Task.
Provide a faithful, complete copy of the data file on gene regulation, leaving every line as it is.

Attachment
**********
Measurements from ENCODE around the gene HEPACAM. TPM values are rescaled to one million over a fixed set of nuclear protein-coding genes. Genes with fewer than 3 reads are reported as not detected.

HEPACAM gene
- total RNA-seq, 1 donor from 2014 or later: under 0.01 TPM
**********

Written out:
Measurements from ENCODE around the gene HEPACAM. TPM values are rescaled to one million over a fixed set of nuclear protein-coding genes. Genes with fewer than 3 reads are reported as not detected.

HEPACAM gene
- total RNA-seq, 1 donor from 2014 or later: under 0.01 TPM